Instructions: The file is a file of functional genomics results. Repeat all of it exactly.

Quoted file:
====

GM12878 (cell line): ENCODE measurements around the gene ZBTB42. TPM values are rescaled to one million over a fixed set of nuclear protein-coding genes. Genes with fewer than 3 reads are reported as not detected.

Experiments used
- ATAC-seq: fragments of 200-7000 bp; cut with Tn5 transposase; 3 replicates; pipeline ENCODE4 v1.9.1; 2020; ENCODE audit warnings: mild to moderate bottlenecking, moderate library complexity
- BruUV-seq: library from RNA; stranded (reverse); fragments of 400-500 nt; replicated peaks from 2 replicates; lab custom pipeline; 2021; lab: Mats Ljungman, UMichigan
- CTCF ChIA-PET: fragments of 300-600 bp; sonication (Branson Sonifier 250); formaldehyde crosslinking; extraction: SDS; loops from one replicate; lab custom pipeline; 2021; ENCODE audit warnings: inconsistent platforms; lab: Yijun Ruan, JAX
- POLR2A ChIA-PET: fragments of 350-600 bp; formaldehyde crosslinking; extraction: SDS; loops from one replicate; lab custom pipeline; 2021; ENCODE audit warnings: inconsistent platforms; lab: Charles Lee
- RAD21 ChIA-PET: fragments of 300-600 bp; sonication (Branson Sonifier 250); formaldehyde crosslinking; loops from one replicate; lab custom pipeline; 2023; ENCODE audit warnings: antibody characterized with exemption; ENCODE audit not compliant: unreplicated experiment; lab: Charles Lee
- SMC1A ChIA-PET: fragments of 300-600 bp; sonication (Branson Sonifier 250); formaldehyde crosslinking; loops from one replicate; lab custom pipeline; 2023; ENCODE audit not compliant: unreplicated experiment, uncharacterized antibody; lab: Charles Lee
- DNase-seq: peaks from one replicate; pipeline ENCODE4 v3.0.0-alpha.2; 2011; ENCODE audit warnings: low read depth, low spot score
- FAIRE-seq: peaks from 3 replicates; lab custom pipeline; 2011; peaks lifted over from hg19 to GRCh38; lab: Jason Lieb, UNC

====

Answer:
GM12878 (cell line): ENCODE measurements around the gene ZBTB42. TPM values are rescaled to one million over a fixed set of nuclear protein-coding genes. Genes with fewer than 3 reads are reported as not detected.

Experiments used
- ATAC-seq: fragments of 200-7000 bp; cut with Tn5 transposase; 3 replicates; pipeline ENCODE4 v1.9.1; 2020; ENCODE audit warnings: mild to moderate bottlenecking, moderate library complexity
- BruUV-seq: library from RNA; stranded (reverse); fragments of 400-500 nt; replicated peaks from 2 replicates; lab custom pipeline; 2021; lab: Mats Ljungman, UMichigan
- CTCF ChIA-PET: fragments of 300-600 bp; sonication (Branson Sonifier 250); formaldehyde crosslinking; extraction: SDS; loops from one replicate; lab custom pipeline; 2021; ENCODE audit warnings: inconsistent platforms; lab: Yijun Ruan, JAX
- POLR2A ChIA-PET: fragments of 350-600 bp; formaldehyde crosslinking; extraction: SDS; loops from one replicate; lab custom pipeline; 2021; ENCODE audit warnings: inconsistent platforms; lab: Charles Lee
- RAD21 ChIA-PET: fragments of 300-600 bp; sonication (Branson Sonifier 250); formaldehyde crosslinking; loops from one replicate; lab custom pipeline; 2023; ENCODE audit warnings: antibody characterized with exemption; ENCODE audit not compliant: unreplicated experiment; lab: Charles Lee
- SMC1A ChIA-PET: fragments of 300-600 bp; sonication (Branson Sonifier 250); formaldehyde crosslinking; loops from one replicate; lab custom pipeline; 2023; ENCODE audit not compliant: unreplicated experiment, uncharacterized antibody; lab: Charles Lee
- DNase-seq: peaks from one replicate; pipeline ENCODE4 v3.0.0-alpha.2; 2011; ENCODE audit warnings: low read depth, low spot score
- FAIRE-seq: peaks from 3 replicates; lab custom pipeline; 2011; peaks lifted over from hg19 to GRCh38; lab: Jason Lieb, UNC